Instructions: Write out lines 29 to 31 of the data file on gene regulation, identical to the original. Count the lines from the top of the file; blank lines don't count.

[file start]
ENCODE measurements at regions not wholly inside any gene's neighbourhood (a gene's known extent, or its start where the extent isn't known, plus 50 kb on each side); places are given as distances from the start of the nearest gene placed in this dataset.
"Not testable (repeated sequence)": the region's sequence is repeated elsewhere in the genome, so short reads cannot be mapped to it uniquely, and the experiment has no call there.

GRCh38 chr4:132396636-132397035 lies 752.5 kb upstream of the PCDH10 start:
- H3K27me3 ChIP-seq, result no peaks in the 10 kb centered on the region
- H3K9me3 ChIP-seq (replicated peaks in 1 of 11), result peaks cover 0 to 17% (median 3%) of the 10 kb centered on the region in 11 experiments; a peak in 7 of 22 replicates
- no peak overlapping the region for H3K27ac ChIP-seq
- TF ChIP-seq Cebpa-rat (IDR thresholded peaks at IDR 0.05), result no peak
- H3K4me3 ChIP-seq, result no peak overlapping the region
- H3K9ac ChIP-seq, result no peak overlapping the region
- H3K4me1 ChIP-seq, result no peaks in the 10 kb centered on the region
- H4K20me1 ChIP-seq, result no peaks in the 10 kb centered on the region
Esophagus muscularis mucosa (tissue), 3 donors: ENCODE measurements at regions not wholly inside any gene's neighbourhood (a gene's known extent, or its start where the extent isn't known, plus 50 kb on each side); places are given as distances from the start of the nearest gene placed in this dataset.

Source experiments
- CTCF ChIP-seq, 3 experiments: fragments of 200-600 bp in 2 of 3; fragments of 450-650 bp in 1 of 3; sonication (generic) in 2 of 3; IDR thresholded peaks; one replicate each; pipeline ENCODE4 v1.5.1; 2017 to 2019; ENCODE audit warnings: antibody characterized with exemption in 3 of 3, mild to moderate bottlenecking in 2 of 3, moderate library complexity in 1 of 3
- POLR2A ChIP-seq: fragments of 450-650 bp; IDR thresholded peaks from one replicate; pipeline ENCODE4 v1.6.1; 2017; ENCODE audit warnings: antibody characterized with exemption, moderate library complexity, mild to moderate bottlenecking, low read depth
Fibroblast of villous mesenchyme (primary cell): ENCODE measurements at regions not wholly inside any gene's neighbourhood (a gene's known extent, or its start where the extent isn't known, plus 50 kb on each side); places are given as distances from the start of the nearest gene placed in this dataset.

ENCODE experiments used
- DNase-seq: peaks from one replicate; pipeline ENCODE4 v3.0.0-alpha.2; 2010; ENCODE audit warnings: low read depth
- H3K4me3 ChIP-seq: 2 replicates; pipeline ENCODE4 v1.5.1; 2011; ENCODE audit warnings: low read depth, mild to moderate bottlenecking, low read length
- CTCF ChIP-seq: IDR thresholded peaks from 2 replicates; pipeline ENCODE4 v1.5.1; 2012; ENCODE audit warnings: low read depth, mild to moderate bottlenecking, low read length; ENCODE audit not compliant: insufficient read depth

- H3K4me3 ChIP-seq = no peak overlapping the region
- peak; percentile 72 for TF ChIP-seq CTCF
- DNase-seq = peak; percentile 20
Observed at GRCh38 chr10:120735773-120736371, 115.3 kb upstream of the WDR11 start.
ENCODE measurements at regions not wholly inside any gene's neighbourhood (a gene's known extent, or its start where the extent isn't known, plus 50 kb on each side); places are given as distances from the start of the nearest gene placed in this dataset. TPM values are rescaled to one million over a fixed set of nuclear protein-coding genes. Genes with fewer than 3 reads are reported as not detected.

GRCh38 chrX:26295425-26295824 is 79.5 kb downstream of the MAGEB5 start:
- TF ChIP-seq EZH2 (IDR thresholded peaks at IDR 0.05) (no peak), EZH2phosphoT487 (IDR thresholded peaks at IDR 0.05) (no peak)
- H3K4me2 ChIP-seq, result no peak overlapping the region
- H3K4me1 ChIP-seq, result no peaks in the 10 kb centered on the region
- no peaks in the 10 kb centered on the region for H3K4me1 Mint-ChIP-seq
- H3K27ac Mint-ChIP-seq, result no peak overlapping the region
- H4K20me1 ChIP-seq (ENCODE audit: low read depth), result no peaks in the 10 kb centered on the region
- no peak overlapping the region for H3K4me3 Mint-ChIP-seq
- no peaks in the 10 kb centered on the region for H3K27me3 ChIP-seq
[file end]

- H3K4me1 ChIP-seq, result no peaks in the 10 kb centered on the region
- no peaks in the 10 kb centered on the region for H3K4me1 Mint-ChIP-seq
- H3K27ac Mint-ChIP-seq, result no peak overlapping the region